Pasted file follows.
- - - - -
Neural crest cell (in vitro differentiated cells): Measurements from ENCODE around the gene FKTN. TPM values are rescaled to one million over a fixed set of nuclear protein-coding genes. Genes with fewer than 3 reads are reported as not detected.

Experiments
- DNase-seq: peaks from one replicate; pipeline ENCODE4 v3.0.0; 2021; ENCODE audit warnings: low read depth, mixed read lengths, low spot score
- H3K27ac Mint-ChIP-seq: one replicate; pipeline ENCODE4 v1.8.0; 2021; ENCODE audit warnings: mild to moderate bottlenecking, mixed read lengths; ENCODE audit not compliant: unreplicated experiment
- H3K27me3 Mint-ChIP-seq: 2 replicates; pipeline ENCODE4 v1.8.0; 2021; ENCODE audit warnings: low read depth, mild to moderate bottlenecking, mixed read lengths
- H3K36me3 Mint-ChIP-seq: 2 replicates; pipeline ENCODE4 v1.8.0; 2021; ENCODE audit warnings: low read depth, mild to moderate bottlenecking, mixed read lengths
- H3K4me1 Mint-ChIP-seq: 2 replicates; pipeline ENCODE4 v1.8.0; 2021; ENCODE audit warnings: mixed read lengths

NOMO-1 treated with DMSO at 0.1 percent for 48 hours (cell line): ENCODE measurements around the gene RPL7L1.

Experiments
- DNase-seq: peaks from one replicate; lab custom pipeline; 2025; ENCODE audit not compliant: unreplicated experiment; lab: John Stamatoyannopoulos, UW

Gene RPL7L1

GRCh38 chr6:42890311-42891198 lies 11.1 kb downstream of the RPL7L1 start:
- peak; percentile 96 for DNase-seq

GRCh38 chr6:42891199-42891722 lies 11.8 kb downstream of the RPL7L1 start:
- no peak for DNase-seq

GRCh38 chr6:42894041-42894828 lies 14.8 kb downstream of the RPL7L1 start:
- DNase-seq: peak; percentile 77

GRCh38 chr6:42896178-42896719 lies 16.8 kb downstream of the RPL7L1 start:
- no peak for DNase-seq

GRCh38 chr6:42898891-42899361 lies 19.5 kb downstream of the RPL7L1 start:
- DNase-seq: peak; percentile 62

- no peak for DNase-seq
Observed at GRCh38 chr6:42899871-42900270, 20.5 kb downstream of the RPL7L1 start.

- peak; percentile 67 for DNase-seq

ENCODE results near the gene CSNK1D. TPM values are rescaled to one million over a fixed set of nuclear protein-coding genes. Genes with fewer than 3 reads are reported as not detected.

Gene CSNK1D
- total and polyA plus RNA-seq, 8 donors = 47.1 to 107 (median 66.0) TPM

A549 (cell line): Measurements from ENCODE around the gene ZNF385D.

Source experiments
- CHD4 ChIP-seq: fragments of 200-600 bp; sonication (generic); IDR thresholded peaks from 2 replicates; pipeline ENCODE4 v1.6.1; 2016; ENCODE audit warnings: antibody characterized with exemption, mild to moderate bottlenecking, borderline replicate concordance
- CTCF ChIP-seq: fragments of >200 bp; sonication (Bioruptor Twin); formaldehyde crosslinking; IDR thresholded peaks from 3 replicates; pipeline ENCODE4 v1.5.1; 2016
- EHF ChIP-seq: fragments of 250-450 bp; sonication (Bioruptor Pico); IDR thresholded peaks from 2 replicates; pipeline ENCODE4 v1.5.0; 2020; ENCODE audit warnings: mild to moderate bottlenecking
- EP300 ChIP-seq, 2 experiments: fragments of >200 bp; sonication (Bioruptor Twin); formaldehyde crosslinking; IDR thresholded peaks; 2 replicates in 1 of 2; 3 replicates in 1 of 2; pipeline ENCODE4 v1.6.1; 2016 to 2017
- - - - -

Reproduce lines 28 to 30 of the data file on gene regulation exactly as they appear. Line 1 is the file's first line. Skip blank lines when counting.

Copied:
A549 (cell line): Measurements from ENCODE around the gene ZNF385D.

Source experiments
- CHD4 ChIP-seq: fragments of 200-600 bp; sonication (generic); IDR thresholded peaks from 2 replicates; pipeline ENCODE4 v1.6.1; 2016; ENCODE audit warnings: antibody characterized with exemption, mild to moderate bottlenecking, borderline replicate concordance